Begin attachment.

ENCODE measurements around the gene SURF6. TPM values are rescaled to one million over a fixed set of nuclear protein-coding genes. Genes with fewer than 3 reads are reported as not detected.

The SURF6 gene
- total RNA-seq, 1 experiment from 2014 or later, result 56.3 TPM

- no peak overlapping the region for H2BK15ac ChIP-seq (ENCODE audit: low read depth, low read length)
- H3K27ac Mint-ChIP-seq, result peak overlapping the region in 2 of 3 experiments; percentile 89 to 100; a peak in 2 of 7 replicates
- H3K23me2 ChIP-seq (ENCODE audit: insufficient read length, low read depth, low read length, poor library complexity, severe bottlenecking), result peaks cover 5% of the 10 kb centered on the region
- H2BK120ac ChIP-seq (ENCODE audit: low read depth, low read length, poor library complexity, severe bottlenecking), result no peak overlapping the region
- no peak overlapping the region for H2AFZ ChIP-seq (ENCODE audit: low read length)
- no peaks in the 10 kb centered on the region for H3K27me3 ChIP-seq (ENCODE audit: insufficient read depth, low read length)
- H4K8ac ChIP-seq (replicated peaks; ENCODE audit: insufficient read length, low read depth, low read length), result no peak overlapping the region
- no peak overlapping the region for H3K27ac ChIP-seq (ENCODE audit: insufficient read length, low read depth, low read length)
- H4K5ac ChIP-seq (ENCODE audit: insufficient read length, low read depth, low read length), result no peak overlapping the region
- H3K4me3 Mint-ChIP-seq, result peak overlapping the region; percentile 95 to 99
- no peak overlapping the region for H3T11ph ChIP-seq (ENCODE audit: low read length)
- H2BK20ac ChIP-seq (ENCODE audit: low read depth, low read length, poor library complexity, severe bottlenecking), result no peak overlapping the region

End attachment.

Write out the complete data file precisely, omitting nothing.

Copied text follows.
ENCODE measurements around the gene SURF6. TPM values are rescaled to one million over a fixed set of nuclear protein-coding genes. Genes with fewer than 3 reads are reported as not detected.

The SURF6 gene
- total RNA-seq, 1 experiment from 2014 or later, result 56.3 TPM

- no peak overlapping the region for H2BK15ac ChIP-seq (ENCODE audit: low read depth, low read length)
- H3K27ac Mint-ChIP-seq, result peak overlapping the region in 2 of 3 experiments; percentile 89 to 100; a peak in 2 of 7 replicates
- H3K23me2 ChIP-seq (ENCODE audit: insufficient read length, low read depth, low read length, poor library complexity, severe bottlenecking), result peaks cover 5% of the 10 kb centered on the region
- H2BK120ac ChIP-seq (ENCODE audit: low read depth, low read length, poor library complexity, severe bottlenecking), result no peak overlapping the region
- no peak overlapping the region for H2AFZ ChIP-seq (ENCODE audit: low read length)
- no peaks in the 10 kb centered on the region for H3K27me3 ChIP-seq (ENCODE audit: insufficient read depth, low read length)
- H4K8ac ChIP-seq (replicated peaks; ENCODE audit: insufficient read length, low read depth, low read length), result no peak overlapping the region
- no peak overlapping the region for H3K27ac ChIP-seq (ENCODE audit: insufficient read length, low read depth, low read length)
- H4K5ac ChIP-seq (ENCODE audit: insufficient read length, low read depth, low read length), result no peak overlapping the region
- H3K4me3 Mint-ChIP-seq, result peak overlapping the region; percentile 95 to 99
- no peak overlapping the region for H3T11ph ChIP-seq (ENCODE audit: low read length)
- H2BK20ac ChIP-seq (ENCODE audit: low read depth, low read length, poor library complexity, severe bottlenecking), result no peak overlapping the region